ESPN college football analyst Mark May began his address to the Little Rock Touchdown Club on Tuesday at the Embassy Suites in west Little Rock with an endorsement of Arkansas Coach Bret Bielema.
"He did a terrific job when he was at Wisconsin, and he will do a terrific job here at Arkansas," May said. "Just be patient. They're getting better."
From that point forward, May, 54, touched on dozens of college football matters. It's what he has done for a living since he retired from the NFL in 1993. He was hired by ESPN in 2001, and currently serves as an analyst on College Football Scoreboard and College Football Final.
May, a former offensive tackle, was taken out of Pittsburgh by the Washington Redskins as a first-round pick in the 1981 NFL Draft. He played 13 seasons in the NFL and started for the Redskins in Super Bowl victories over the Miami Dolphins and the Denver Broncos following the 1982 and 1988 seasons.
In the Super Bowl XXII victory over the Broncos in 1988, Denver had a 10-0 lead after the first quarter, but Washington scored 35 points in the second quarter and eventually won 42-10.
May said that was his most enjoyable day in football.
"That was the first time in a long time that it wasn't a business for me," May said. "It was fun. It was just a good time."
May said he had no difficulty choosing to cover college football rather than professional.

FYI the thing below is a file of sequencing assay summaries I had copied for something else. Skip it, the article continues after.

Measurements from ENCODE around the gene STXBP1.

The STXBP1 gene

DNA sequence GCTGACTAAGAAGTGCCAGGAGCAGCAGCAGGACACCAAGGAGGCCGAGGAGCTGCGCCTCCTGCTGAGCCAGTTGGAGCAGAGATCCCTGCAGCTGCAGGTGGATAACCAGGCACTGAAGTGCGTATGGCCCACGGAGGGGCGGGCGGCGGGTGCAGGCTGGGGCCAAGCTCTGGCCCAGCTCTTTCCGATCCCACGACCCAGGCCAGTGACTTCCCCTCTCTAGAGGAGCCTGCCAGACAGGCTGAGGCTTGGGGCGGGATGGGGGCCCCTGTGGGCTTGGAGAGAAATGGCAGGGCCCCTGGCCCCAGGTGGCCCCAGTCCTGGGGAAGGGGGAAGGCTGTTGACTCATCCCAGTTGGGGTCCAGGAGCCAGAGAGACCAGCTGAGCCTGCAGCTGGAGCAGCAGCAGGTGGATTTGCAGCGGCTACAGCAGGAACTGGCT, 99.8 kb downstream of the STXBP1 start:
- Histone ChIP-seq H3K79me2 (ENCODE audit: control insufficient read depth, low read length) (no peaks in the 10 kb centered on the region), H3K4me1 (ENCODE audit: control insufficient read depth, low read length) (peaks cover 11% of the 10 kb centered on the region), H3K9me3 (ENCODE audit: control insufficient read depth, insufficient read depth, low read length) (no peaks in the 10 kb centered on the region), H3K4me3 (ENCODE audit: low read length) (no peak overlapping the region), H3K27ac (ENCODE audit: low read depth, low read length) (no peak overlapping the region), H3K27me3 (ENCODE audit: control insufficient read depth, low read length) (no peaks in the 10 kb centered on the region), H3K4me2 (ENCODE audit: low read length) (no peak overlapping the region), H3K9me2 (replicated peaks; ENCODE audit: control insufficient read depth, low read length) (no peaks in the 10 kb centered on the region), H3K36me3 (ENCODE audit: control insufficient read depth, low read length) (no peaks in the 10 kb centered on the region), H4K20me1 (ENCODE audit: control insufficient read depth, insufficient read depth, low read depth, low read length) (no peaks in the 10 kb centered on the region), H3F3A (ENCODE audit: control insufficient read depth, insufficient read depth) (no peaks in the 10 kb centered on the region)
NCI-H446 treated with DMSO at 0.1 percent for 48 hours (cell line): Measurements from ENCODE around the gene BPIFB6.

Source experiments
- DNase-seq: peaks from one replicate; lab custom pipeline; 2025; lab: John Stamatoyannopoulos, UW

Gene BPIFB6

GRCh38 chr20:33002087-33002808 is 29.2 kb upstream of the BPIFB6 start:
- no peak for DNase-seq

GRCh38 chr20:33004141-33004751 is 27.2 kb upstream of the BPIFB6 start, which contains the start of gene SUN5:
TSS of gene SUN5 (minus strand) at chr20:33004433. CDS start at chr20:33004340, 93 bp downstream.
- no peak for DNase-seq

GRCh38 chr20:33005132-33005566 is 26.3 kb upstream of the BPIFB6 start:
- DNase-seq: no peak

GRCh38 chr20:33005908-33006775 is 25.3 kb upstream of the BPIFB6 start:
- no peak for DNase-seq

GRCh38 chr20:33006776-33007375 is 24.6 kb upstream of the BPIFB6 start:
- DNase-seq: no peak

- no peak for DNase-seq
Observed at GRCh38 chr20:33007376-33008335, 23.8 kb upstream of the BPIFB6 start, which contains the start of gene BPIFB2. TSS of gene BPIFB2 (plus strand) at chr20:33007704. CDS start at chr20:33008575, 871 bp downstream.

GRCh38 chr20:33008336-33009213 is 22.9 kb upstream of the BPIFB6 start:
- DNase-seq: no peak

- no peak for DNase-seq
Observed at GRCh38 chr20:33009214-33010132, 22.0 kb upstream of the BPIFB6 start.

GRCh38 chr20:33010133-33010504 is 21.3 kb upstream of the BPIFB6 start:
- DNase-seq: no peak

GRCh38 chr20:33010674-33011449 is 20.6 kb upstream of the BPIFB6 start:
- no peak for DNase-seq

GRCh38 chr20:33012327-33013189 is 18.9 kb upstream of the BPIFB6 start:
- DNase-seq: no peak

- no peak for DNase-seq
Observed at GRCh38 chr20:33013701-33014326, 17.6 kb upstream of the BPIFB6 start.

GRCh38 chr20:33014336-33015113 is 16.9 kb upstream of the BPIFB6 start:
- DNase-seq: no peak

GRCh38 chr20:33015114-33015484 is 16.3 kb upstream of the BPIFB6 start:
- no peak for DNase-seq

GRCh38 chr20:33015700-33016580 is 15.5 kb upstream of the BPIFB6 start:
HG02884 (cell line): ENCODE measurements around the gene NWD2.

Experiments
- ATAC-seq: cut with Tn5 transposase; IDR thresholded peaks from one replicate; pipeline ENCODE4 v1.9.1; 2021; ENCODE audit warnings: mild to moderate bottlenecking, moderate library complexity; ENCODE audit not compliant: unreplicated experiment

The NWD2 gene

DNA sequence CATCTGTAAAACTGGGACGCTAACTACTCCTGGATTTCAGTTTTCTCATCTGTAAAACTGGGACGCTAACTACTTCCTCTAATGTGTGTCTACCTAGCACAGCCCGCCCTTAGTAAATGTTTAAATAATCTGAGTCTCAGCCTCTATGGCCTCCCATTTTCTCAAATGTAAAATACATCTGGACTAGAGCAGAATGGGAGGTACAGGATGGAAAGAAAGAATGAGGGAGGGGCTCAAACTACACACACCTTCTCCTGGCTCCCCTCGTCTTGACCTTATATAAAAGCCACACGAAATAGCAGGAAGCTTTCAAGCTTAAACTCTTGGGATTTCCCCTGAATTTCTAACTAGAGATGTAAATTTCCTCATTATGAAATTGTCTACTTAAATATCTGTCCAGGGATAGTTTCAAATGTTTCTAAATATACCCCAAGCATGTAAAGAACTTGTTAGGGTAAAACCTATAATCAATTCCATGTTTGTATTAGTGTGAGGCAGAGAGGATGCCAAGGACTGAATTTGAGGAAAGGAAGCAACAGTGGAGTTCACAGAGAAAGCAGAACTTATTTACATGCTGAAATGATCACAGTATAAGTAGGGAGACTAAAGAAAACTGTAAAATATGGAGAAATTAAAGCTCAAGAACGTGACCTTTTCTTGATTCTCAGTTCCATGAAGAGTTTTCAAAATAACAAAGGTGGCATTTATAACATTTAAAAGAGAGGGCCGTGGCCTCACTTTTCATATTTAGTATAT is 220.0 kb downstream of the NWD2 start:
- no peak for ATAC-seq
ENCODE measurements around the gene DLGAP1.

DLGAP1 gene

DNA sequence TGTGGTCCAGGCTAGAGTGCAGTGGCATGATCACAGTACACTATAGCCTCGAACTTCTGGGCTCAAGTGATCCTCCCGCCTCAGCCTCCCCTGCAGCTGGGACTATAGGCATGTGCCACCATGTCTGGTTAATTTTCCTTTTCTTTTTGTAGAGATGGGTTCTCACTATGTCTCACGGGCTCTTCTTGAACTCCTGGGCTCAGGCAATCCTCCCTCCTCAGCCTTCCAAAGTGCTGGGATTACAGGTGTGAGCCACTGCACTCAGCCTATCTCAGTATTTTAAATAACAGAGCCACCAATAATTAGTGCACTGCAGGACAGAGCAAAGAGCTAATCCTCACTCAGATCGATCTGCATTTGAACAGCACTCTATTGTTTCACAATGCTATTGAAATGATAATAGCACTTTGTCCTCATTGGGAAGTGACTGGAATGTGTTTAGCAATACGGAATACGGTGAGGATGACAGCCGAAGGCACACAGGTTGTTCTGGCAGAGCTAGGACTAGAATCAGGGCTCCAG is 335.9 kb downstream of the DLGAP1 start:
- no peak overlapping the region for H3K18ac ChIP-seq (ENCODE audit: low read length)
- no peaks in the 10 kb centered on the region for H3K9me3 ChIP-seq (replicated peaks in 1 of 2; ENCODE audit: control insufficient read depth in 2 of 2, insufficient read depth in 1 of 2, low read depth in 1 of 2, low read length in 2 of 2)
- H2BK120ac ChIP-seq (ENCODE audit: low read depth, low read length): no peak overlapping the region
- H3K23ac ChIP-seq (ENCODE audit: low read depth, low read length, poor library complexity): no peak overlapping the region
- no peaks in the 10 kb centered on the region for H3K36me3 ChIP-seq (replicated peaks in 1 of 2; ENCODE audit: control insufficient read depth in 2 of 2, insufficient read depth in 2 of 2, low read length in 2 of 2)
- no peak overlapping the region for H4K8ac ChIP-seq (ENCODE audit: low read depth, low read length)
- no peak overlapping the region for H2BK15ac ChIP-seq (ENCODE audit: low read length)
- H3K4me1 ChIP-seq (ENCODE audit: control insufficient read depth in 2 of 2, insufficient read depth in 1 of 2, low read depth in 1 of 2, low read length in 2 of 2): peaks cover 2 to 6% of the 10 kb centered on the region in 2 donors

"It was because of the passion, because of the fans, because of what you have and because of what you want college football to be," May said. "You are rarely disappointed, except with losses. You are never disappointed with the game of college football or the history of college football."
He said he tries hard to eliminate complexity from his analysis.
"When I cover games for ESPN, I try to make it is simple as possible so that anyone will be able to understand," May said. "I try to challenge you, to stimulate you, maybe to tick you off, to make you mad, to make you think. I'm not just going to sit there and say, 'That was a great run by him. He put that in there.' I'm not going to do that."
This season will be the first for the NCAA's four-team playoff, with the national championship game scheduled for Jan. 12 after semifinals are played at the Rose and Sugar bowls. May said he supported the move to a college playoff.
"I think it's going to be great for college football," May said. "It's what everyone's wanted. They wanted a playoff. Now they have it, and they have a selection committee filled with a tremendous amount of integrity.
"I'm sure it's just a matter of time before everyone starts screaming, 'If four is good, eight's better.' I don't think so. I think we need to stick with four for awhile and see how that goes."
May said he has been close friends with Bielema for several years and that he is confidant Bielema will succeed at Arkansas.
"He had success running the football in Wisconsin, but you can't really expect him to come here, add a two or three players and make the playoffs," May said. "Arkansas is going in the right direction. They're not going backward.
"Bret Bielema is the right guy. Give him a chance to recruit. Three of four years from now, if he doesn't get it done, he doesn't get it done. But give him a chance to get the type of players he needs."
Sports on 09/03/2014